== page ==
In June 2021 the Swiss government introduced a charge of 50 francs for those people who visit the emergency room for non-urgent treatment.

It was introduced as a co-pay, meaning that the patients would have to pay out of their own pockets (i.e. it will not be covered by insurance).

However at the time no concrete indications were given as to what amounts to ’non-urgent’ treatment in the eyes of the law.

If you don’t feel well (even in the absence of the above-mentioned symptoms), you may overestimate your ailment and think it requires an urgent visit to the ER.  

But before you go there, get your condition evaluated by other medical professionals. Your first point of contact should be your primary physician (GP), who can decide whether you need to go to the hospital or can be treated another way.

In the event you don’t have a GP (or are a tourist), there are other options available in Switzerland, such as medical centres and walk-in clinics in virtually all cities.

If you are not sure how serious your condition is, you can call a “duty doctor” service (Notarzt in German, médecin de garde in French). Their numbers vary by cantons; it is 0800 33 66 55 in Zurich, 022 748 49 50in Geneva, 061 261 15 15 in Basel, and 0848 133 133 in Vaud.
 
People who answer the phone will ask questions about your symptoms and can decide whether you need to go to the ER, require a visit from the duty doctor, or can just wait and see how your condition evolves.
 
A duty doctor is also an alternative to the emergency room if you start feeling ill at night, as this service responds 24/7.
 
Can you be turned away from the ER if your symptoms are not serious enough?
 
If emergency services are overcrowded, then yes, you can be turned away.
 
On average, ERs refuse the admission to the 30-40 percent of patients deemed non-urgent, according to Swiss Medical Review.

READ MORE: Reader question: Can my Swiss health insurance refuse to pay my medical bills?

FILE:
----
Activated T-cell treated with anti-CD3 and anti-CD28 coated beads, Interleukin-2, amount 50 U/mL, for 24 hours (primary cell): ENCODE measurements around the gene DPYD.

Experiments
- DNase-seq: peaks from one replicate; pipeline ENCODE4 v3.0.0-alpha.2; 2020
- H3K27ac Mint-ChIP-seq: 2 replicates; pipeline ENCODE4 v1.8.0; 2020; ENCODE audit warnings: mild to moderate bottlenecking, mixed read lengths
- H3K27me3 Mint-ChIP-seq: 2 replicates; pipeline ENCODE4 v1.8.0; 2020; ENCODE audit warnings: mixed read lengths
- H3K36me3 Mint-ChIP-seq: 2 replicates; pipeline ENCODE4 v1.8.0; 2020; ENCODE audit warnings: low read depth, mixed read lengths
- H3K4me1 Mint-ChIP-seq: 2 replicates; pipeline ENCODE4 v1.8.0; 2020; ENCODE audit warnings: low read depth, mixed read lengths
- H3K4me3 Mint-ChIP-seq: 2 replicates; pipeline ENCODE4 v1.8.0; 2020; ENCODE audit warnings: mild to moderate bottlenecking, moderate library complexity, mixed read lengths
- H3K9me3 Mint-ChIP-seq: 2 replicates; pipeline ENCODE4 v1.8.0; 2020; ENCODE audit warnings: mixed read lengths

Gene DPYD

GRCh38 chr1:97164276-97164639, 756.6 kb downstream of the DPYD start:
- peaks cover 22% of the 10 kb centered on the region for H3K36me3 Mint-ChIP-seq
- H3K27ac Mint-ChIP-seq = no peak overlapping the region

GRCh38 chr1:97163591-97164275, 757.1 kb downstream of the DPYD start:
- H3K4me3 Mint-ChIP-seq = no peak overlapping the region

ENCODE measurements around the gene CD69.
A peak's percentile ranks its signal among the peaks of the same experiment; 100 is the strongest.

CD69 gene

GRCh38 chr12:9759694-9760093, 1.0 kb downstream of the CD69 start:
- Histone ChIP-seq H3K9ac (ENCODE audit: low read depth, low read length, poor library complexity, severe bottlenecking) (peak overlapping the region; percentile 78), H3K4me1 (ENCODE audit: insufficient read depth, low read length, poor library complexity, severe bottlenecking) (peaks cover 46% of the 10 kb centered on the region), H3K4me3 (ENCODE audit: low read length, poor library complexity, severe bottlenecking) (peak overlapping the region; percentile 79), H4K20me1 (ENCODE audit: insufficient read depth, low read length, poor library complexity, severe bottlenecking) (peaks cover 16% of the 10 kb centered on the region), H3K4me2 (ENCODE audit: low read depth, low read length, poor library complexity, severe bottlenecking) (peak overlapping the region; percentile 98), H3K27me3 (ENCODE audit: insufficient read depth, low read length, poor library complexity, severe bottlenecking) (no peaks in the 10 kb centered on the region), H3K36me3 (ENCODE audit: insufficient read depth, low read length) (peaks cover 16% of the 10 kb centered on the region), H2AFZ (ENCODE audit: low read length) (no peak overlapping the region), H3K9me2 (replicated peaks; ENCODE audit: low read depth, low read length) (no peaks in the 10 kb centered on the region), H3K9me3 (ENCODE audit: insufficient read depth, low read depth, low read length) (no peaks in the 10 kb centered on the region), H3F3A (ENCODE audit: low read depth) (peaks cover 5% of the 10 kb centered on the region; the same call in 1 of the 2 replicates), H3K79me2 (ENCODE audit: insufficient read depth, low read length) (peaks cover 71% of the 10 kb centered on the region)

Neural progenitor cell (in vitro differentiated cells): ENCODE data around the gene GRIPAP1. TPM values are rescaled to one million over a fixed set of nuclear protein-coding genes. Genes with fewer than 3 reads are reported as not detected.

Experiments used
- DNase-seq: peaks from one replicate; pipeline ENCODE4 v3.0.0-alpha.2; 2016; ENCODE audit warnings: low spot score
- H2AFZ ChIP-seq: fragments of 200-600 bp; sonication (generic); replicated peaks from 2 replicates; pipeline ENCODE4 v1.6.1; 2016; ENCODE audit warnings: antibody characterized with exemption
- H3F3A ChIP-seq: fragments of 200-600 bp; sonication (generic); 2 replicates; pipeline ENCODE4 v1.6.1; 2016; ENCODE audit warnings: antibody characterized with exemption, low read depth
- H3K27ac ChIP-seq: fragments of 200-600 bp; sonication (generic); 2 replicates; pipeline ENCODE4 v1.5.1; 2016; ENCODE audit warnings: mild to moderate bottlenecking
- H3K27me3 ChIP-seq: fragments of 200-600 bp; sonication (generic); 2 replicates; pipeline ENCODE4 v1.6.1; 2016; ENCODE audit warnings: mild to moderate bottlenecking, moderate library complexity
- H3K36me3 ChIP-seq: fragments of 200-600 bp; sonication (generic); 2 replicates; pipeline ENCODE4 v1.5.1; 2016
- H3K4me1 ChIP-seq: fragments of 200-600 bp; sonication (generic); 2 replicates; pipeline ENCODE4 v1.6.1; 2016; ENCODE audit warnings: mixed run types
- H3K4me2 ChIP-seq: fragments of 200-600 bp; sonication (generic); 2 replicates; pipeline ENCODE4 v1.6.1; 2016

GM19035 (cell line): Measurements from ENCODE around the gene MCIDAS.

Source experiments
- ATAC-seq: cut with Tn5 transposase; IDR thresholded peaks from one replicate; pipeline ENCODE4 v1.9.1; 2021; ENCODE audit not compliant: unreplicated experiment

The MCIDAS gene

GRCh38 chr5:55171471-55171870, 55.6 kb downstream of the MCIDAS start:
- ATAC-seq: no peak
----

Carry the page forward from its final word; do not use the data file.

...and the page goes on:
What about calling an ambulance?
 
Before you dial 144 — the national number for urgent medical help — know that conditions are even stricter for ambulances than for ER visits.

A dispatcher will ask you what the nature of your emergency is, as well as other follow-up questions to determine if you need an ambulance in the first place.
 
Even if you are going to the ER, an ambulance will only be dispatched if you have serious, life-threatening symptoms listed above.
 
Otherwise, you are expected to get to the hospital by other means.
 
Keep in mind that the ambulance ride is not exactly cheap, ranging — depending on where you live — from about 900 to 2,100 francs.
 
The compulsory health insurance (KVG / LaMal) covers half of this amount, but only up to 500 francs a year if the ambulance is called when there is no immediate danger to life.

However, if ambulance is required for life-threatening conditions, KVG / LaMal will cover up to 5,000 francs of the cost of emergency transportation.

Some supplemental insurance policies guarantee a higher, or even unlimited, cover of all transportation and rescue costs.

READ MORE: Am I liable for ambulance costs in Switzerland?